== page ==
Banks will need to act soon to stay in the game or risk losing revenue to newer players in the embedded finance ecosystem.
The option to buy now, pay later (BNPL) has become more popular over the past few years, fuelled by changing consumer behaviours, new use cases, and a much-improved customer experience – according to a Kearney Research paper.
However, specialized providers—not banks—are often the ones getting the largest slice of the BNPL pie, especially for e-commerce.
In this article, we put a spotlight on what banks can do to compete in this space.
BNPL adoption is strong
More than half of European consumers have already tried BNPL. On average, 57 percent of respondents across countries have used BNPL, according to the European Retail Banking Radar 2023 (see figure below).
Sweden and Italy are leading, with two out of three consumers having experience with payment deferrals or dividing payments into instalments.
On the other side of the spectrum are countries such as Austria, the Czech Republic, and Portugal, where somewhat less than half of the population has used this method.
Most consumers who use BNPL say they mainly use it for online purchases. Well above 80% of European consumers who have used BNPL at least once report having deferred or divided a payment for an online purchase.
The use of embedded finance products for online purchases is highest in Austria, the Netherlands, and Sweden, where 95% of BNPL users taking advantage of the option when shopping online.
About two-thirds of respondents who have used BNPL as a payment option say they have used it in physical stores (65%) and as a post-purchase conversion option (66%).
Using BNPL in physical stores is most common in Romania (79%) and Spain (78%) and least prevalent in the Netherlands and Sweden (45%).
BNPL purchases are frequent but small
About 80% of embedded finance users defer or divide payments for purchases with a value of up to €250.
In the Czech Republic, 43% of all BNPL purchases are worth than less than €50—a trend that is also seen in other Central and Eastern Europe countries, such as Poland (36%) and Romania (32%).
The countries where BNPL is used to finance larger purchases are France, Italy, and Switzerland, where 14%, 12%, and 11% of all BNPL purchases respectively are valued at more than €500 and an additional 23%, 17%, and 17% are valued between €250 and €500.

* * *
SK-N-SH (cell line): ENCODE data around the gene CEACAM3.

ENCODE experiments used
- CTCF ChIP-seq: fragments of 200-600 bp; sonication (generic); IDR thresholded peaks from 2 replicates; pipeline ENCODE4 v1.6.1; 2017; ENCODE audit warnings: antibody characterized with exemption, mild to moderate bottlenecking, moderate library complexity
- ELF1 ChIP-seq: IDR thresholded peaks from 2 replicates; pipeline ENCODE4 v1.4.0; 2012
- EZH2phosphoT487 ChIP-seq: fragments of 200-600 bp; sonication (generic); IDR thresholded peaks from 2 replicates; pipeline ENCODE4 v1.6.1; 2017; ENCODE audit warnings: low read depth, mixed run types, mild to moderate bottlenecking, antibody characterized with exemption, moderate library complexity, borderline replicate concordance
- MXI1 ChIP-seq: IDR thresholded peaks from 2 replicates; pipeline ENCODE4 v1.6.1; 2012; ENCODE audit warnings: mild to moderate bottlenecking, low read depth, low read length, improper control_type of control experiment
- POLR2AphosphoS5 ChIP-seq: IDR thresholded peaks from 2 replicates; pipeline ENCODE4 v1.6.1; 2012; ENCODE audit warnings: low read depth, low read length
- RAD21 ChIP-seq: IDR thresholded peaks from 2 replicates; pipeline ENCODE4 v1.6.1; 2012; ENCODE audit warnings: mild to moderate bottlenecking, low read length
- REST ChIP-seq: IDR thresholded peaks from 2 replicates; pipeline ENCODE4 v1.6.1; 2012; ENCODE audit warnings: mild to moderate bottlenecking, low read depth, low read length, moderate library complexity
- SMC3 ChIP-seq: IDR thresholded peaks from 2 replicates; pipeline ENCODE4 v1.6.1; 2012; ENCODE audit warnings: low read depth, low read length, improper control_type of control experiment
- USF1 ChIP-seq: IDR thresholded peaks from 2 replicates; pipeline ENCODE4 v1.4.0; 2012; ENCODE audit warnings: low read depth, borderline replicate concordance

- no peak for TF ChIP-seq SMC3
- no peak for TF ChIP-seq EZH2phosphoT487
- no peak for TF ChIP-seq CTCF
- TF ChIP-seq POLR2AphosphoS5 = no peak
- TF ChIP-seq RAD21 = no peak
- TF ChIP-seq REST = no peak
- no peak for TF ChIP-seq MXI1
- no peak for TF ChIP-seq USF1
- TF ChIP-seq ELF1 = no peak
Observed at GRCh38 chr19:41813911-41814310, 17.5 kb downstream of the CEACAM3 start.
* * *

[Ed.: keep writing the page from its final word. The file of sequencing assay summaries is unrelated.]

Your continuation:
Still, in most European countries—Austria, Germany, the Netherlands, Sweden, and the UK, two-thirds of the purchases financed with BNPL are worth €50 to €250.
The size of most BNPL purchases explains their frequency. Almost three-fourths of BNPL users (73%) take advantage of the payment deferral option up to five times a year, while the remaining fourth (27%) use it six times or more.
The frequency of use is highest in Switzerland and Sweden, with 41% and 36% of respondents using BNPL six or more times a year, and it is lowest in Portugal and Spain.
Non-traditional providers are dominating the BNPL space
Only one in four BNPL offers comes from a bank. Although banks provide the possibility to pay credit card bills in instalments, they have been slower moving into the BNPL space.
In Germany, more than half (54%) of the BNPL offers are linked to a bank and a bank card.
In Spain and France, financial institutions hold more than a third of the BNPL market, with 36% of all BNPL purchases financed through a bank.
But non-traditional providers dominate Sweden and the Netherlands with 85% and 79% of respondents indicating they use BNPL offers from such institutions when opting for a payment deferral.
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